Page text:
OU should be more accessible on ESPN+. It will certainly reach more people. Castiglione said the school considered running SoonerSports.tv as a standalone service but preferred to have access to ESPN+’s 22.3 million subscribers.
The absence of a streaming solution that would allow the tri-cast model to thrive was another factor in OU’s decision to leave the RSN for ESPN+. “Bally’s has yet to launch [its Bally’s Sports+ offering]. It was going to be May. Now it is more likely the end of the fall. The [issue] is viewers aren’t waiting,” Berke said. The existing deal expires at the end of June.
Castiglione said Bally’s belatedly expressed interest in continuing the relationship but “did not offer a robust streaming option that we needed to serve our stakeholders.”
The preexisting relationship between Oklahoma, the Big12 and ESPN played into the decision, too. ESPN is “carrying a lot of [OU] games on linear television” Berke said, which makes the tri-cast model possible. Financial considerations (the school was believed to be earning $5-10 million/year under the terms of the old deal), marketing resources, “and the fact there is only going to be a greater relationship between Oklahoma and ESPN in the years to come [when the school moves to the SEC]” were also factors in the move.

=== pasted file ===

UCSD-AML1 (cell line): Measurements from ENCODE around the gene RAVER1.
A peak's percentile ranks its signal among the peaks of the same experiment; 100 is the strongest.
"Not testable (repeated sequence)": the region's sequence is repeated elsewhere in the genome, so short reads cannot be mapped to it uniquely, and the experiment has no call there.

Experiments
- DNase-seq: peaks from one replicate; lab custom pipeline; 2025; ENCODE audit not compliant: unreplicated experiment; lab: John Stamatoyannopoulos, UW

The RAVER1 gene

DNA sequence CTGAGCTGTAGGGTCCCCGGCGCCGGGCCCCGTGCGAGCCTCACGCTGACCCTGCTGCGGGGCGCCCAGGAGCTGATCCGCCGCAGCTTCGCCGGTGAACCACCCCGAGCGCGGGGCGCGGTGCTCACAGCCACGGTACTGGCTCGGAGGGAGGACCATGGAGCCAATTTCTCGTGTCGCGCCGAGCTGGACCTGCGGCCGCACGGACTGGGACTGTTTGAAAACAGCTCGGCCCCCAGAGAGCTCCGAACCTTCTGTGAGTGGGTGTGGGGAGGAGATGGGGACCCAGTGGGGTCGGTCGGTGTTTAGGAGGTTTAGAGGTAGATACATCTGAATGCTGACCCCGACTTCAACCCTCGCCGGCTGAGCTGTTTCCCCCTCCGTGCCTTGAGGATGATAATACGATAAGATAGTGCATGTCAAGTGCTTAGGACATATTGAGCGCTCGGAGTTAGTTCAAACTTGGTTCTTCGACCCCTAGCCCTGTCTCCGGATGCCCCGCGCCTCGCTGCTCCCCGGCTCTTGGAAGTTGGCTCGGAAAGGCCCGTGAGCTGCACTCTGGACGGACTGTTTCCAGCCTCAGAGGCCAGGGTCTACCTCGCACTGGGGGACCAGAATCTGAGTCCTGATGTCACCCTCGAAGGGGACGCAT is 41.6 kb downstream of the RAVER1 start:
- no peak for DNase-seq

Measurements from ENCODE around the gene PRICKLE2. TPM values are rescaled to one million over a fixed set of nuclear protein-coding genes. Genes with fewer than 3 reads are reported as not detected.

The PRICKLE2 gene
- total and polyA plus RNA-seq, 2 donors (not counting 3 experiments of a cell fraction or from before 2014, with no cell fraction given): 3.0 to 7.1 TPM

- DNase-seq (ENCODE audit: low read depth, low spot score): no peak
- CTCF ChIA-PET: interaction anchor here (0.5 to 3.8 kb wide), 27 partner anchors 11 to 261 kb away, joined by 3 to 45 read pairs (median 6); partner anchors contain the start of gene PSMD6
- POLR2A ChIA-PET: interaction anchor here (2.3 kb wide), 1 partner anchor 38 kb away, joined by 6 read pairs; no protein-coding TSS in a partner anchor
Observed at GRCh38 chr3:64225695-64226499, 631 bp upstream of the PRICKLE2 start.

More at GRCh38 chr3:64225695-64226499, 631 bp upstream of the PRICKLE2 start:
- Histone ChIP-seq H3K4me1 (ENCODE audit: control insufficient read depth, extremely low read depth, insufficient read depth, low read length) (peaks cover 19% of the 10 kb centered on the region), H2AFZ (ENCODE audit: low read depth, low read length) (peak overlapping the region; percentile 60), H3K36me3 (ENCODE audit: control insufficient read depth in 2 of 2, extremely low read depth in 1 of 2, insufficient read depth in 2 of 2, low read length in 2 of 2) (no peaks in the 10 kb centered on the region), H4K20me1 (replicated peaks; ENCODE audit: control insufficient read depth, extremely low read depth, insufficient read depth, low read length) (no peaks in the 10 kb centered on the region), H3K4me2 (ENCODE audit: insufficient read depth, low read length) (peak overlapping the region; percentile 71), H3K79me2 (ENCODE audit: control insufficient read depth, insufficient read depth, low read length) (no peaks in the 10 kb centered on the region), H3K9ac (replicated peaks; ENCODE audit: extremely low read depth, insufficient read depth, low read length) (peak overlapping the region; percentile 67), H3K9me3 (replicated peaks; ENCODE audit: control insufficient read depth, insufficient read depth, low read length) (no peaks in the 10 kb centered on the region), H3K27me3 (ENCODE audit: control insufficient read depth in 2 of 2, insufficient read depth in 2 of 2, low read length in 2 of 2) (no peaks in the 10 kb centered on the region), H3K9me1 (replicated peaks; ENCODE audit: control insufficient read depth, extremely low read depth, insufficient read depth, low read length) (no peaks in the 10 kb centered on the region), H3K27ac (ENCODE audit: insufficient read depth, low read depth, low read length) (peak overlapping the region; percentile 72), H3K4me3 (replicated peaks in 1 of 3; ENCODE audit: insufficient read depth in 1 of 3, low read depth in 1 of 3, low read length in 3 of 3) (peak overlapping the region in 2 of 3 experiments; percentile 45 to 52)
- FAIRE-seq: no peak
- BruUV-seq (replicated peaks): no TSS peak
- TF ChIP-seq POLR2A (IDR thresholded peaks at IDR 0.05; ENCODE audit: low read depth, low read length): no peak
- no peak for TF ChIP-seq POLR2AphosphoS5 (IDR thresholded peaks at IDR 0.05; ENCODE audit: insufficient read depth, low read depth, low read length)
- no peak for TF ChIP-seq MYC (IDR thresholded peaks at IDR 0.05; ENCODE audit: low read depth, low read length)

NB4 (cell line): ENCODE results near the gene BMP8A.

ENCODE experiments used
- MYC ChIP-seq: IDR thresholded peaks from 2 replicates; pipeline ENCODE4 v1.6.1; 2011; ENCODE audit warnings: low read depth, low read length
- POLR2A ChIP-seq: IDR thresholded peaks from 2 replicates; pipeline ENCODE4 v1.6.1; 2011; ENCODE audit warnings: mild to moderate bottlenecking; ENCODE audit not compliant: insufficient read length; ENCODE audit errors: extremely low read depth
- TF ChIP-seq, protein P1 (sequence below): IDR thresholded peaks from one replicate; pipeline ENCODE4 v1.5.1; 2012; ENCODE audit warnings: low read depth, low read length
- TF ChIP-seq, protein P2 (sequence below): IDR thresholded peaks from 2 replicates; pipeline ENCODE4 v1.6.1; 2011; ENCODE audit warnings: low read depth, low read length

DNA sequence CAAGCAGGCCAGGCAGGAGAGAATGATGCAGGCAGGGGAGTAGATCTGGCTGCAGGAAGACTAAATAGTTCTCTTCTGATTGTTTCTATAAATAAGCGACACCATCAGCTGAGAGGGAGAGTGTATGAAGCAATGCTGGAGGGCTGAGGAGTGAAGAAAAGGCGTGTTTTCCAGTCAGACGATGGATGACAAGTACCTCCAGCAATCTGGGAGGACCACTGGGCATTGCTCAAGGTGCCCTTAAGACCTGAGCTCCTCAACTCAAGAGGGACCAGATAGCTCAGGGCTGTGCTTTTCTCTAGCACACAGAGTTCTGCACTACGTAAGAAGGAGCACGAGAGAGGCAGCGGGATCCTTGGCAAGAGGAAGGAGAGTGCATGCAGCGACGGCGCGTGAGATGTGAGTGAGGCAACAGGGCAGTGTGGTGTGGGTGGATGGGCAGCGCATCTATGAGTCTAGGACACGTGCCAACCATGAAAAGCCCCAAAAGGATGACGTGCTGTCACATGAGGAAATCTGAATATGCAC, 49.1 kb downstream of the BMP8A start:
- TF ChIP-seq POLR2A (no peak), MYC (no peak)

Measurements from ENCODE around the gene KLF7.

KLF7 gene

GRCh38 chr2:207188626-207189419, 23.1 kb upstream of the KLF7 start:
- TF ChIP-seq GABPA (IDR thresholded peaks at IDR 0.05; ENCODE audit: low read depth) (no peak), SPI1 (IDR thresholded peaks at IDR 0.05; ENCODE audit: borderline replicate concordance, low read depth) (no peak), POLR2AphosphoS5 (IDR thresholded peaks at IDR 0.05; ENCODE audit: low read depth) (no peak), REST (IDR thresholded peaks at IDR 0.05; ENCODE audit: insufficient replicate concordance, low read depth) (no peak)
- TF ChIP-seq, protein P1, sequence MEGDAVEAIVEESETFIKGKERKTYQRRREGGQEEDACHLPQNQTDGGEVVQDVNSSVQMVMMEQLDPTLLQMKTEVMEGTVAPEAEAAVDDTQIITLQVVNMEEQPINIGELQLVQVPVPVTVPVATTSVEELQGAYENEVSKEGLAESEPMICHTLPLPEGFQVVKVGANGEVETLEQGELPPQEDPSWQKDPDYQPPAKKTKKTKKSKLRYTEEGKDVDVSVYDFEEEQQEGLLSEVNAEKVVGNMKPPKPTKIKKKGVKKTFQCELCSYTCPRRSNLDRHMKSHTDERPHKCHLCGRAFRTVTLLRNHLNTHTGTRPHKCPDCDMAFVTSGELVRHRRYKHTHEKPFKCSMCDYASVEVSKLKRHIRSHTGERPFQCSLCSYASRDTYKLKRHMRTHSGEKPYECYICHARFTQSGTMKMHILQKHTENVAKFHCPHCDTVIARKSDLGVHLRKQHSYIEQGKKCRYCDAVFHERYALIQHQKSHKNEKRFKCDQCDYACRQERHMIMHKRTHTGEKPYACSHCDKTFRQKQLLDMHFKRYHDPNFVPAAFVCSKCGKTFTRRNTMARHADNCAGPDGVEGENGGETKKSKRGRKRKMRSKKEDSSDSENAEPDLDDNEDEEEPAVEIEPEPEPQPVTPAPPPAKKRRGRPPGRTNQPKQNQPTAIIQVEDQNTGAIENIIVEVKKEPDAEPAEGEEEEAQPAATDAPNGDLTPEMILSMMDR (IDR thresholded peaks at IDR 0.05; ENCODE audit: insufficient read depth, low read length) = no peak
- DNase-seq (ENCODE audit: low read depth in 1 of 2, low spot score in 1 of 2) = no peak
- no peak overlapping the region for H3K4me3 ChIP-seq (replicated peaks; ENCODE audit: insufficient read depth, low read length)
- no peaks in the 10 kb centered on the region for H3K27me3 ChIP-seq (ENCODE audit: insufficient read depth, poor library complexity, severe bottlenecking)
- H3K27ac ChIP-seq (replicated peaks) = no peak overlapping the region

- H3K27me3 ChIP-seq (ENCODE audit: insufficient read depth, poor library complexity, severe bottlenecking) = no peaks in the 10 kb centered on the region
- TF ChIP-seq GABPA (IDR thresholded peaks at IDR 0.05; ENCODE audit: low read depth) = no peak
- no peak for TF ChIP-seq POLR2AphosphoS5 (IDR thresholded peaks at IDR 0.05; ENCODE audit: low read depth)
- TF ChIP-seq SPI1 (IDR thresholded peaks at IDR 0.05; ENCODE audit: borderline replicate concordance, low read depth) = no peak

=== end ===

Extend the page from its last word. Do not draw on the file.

OU’s Tier 3 rights are a logical addition for ESPN. It is content the most passionate Oklahoma fans will pay for, and some of the programming could potentially be elevated to and used by an ESPN-owned linear network.
Once OU joins the SEC, it will fold the bulk of its Tier 3 programming into the SEC’s agreements and platforms. But there is a chance SoonerVision could still exist in some capacity. Castiglione said it remains to be seen how the SEC handles any member non-event programming that does not have a home on one of its channels.